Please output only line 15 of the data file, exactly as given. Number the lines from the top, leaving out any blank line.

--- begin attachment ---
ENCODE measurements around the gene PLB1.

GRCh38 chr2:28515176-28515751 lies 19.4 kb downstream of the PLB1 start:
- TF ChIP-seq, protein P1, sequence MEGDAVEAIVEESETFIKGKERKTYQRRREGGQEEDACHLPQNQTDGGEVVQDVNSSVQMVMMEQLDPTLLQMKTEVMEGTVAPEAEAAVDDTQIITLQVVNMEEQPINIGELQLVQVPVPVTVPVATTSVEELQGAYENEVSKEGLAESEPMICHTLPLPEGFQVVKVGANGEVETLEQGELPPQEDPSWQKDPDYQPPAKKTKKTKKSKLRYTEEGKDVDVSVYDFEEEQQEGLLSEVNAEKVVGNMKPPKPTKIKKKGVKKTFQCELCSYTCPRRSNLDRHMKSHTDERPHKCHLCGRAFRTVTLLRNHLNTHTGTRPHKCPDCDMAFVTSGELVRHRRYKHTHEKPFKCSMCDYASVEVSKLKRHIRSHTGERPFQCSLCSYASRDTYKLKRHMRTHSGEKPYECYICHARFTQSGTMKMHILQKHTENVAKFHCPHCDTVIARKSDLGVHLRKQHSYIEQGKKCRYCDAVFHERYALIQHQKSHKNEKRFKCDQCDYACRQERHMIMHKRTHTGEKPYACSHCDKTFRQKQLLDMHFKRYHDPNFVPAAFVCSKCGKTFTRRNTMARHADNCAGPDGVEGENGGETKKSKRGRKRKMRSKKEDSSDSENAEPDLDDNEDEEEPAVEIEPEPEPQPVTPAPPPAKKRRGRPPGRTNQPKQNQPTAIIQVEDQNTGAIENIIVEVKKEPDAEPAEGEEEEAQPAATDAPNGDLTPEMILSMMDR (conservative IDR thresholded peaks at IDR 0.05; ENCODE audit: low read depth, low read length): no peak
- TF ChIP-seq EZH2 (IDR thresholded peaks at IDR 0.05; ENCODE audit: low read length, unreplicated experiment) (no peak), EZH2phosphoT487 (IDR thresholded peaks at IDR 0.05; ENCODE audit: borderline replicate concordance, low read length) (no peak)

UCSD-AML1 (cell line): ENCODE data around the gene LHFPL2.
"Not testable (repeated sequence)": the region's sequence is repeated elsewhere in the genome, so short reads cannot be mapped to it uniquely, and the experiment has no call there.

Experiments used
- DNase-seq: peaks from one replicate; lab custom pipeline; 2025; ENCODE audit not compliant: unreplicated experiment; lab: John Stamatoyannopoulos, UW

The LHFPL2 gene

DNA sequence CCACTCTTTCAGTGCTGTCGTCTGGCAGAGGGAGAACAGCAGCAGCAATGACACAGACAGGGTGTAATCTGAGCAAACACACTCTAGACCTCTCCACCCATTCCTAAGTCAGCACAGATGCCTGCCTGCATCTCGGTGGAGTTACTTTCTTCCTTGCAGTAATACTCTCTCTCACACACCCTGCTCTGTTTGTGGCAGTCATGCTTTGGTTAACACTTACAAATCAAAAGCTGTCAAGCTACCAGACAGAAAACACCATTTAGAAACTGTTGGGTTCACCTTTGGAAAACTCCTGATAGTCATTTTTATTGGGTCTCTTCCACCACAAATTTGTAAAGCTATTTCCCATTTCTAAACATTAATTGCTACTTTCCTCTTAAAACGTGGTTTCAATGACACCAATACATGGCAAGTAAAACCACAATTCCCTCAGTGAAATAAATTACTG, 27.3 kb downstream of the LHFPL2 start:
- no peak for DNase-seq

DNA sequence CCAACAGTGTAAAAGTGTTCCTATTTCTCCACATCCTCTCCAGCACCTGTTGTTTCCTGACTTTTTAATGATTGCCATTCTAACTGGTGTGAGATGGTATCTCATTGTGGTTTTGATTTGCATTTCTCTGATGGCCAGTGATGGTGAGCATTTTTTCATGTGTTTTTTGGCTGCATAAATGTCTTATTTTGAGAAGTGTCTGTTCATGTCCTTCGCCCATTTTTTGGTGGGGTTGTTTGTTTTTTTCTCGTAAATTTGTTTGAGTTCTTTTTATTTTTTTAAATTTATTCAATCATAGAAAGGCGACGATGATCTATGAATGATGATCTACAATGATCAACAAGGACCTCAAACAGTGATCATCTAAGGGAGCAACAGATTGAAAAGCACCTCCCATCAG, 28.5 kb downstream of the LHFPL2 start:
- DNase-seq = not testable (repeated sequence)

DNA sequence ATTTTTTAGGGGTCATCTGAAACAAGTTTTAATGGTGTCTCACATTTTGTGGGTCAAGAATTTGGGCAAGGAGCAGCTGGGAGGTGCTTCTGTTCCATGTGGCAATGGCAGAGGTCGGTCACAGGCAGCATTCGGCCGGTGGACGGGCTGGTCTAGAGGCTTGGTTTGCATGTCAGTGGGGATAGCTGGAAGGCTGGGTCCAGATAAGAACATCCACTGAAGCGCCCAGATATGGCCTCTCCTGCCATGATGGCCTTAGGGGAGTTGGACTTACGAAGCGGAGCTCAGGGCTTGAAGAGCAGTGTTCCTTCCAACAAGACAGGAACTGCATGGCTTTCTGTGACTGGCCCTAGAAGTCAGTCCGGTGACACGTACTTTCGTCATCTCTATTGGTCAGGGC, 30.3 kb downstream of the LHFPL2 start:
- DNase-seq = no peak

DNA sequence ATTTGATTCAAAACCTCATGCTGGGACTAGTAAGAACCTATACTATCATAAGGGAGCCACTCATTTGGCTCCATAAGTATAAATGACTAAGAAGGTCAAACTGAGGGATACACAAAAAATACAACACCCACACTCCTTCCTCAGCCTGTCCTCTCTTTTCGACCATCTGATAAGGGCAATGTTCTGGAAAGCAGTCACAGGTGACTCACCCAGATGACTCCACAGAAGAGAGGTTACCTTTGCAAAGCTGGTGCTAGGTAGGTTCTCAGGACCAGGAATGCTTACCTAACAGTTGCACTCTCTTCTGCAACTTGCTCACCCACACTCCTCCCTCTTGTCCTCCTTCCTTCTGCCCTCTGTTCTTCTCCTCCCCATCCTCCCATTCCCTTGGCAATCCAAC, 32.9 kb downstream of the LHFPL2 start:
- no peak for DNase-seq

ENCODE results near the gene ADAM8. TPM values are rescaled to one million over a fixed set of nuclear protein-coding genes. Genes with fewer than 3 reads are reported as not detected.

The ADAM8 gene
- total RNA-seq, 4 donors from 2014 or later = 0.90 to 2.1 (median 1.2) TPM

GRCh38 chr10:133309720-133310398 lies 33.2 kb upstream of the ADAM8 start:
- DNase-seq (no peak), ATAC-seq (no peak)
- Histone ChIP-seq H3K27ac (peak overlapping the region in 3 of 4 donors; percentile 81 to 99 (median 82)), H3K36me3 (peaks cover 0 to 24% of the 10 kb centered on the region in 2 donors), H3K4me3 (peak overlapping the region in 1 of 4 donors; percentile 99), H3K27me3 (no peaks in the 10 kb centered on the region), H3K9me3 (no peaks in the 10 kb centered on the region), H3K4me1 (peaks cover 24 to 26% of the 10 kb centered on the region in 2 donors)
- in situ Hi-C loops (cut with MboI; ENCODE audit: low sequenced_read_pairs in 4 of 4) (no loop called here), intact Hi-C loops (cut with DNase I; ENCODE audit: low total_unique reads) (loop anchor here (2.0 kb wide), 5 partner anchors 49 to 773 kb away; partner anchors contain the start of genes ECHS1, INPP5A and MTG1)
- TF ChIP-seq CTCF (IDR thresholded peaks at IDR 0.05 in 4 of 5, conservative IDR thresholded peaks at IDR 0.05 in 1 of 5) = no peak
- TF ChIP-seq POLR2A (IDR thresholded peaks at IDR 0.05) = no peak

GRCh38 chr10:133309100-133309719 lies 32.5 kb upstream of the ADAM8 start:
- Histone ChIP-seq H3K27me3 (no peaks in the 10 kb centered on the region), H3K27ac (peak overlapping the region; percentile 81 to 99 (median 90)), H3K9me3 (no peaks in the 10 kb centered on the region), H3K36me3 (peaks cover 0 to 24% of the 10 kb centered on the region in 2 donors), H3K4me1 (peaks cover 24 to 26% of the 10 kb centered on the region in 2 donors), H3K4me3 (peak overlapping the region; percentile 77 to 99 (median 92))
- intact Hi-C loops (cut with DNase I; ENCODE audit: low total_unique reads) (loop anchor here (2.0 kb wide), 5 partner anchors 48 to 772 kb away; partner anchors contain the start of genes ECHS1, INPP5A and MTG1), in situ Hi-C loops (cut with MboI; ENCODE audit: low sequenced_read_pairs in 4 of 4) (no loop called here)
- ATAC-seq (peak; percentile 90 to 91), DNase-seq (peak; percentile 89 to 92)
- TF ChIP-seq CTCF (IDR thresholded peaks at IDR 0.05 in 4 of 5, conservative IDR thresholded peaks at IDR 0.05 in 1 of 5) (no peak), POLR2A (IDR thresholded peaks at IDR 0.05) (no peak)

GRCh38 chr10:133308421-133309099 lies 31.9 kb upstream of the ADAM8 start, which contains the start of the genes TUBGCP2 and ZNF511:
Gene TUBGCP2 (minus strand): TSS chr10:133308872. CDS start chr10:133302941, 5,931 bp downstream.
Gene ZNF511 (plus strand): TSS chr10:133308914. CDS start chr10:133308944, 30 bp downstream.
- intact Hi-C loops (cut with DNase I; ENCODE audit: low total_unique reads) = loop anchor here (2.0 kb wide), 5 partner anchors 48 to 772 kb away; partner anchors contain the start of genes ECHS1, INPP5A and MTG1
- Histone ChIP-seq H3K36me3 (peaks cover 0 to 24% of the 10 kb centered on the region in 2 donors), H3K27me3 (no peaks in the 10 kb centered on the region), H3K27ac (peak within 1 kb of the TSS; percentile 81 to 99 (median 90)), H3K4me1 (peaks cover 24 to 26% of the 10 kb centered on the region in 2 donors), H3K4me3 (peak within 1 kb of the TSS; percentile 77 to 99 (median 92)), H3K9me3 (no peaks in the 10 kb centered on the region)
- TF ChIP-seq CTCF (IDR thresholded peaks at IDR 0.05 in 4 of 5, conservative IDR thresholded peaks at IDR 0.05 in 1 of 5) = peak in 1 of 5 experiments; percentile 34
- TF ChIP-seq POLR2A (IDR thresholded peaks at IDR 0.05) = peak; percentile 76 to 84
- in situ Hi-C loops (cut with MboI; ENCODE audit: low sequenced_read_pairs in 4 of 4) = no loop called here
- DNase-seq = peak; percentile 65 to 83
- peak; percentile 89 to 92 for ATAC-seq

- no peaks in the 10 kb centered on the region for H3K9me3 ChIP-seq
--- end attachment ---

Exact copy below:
- DNase-seq = no peak